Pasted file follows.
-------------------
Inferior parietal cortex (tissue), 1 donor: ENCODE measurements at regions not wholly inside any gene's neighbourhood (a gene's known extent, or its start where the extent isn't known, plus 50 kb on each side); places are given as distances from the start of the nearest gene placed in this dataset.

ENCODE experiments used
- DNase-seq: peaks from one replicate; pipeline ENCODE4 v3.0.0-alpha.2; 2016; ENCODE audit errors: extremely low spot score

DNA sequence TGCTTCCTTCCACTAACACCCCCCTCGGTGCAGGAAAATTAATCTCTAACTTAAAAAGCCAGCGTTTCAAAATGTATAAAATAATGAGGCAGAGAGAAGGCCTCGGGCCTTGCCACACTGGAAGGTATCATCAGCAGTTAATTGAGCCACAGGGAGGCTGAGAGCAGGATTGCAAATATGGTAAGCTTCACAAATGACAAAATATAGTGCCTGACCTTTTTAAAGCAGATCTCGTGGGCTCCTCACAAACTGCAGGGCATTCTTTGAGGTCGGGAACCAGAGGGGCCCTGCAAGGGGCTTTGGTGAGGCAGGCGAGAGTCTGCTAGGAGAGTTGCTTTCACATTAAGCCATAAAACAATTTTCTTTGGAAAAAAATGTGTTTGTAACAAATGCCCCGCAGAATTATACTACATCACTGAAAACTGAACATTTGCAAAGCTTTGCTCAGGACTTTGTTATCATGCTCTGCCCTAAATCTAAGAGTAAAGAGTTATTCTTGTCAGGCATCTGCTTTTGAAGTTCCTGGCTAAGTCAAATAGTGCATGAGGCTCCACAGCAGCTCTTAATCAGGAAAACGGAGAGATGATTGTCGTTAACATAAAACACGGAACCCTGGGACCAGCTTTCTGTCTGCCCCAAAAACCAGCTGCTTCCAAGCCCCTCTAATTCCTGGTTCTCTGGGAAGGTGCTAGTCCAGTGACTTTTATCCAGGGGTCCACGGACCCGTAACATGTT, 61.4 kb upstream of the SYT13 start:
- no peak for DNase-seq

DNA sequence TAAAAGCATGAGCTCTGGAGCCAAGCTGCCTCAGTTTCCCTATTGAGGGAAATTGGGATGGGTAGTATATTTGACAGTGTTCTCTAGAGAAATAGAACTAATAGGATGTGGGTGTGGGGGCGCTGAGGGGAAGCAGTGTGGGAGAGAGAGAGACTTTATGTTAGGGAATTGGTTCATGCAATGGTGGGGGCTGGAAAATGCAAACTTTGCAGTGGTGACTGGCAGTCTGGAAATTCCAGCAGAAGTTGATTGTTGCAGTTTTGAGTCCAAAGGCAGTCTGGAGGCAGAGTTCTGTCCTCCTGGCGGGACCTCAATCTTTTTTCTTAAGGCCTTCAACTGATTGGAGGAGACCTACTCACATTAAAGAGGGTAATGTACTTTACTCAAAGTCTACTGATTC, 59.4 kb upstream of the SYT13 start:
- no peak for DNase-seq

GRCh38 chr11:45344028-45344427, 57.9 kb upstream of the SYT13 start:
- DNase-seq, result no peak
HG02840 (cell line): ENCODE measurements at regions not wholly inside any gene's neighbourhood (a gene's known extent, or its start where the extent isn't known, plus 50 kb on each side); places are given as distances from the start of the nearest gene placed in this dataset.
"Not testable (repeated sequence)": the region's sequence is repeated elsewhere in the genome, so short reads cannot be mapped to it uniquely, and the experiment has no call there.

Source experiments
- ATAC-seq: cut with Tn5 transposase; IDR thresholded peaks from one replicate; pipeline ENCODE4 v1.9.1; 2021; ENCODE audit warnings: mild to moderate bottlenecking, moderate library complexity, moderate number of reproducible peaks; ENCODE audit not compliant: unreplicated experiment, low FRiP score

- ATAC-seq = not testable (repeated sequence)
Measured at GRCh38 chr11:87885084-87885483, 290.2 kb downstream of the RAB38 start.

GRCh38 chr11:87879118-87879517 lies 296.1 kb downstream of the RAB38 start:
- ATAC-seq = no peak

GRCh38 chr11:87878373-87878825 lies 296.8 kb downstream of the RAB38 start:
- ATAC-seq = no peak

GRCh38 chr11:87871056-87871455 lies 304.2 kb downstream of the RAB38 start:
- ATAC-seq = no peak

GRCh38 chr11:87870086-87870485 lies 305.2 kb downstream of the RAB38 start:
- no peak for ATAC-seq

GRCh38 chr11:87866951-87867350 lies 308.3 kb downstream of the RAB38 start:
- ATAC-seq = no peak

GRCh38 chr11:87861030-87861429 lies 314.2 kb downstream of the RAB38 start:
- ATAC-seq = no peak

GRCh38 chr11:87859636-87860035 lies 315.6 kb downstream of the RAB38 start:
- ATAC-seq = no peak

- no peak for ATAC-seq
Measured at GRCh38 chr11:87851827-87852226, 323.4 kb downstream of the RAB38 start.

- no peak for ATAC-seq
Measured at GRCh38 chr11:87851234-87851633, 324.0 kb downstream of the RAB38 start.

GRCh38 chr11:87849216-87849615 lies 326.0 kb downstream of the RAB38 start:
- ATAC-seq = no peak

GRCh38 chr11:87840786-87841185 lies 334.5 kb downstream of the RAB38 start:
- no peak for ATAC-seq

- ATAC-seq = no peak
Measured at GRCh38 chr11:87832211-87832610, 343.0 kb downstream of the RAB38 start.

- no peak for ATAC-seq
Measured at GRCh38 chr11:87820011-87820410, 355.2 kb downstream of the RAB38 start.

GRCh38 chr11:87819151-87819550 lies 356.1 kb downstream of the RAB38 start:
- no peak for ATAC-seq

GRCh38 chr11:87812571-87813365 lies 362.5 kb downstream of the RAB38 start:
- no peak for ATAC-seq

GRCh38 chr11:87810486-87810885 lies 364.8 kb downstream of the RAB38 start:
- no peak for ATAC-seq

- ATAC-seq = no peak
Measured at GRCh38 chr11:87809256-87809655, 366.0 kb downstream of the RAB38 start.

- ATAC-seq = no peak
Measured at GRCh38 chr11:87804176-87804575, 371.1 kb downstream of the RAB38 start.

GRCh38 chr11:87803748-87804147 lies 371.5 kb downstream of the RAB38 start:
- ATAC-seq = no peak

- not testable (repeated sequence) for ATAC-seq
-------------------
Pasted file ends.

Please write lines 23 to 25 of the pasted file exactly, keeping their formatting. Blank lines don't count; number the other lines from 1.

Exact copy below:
- no peak for ATAC-seq

GRCh38 chr11:87866951-87867350 lies 308.3 kb downstream of the RAB38 start:
- ATAC-seq = no peak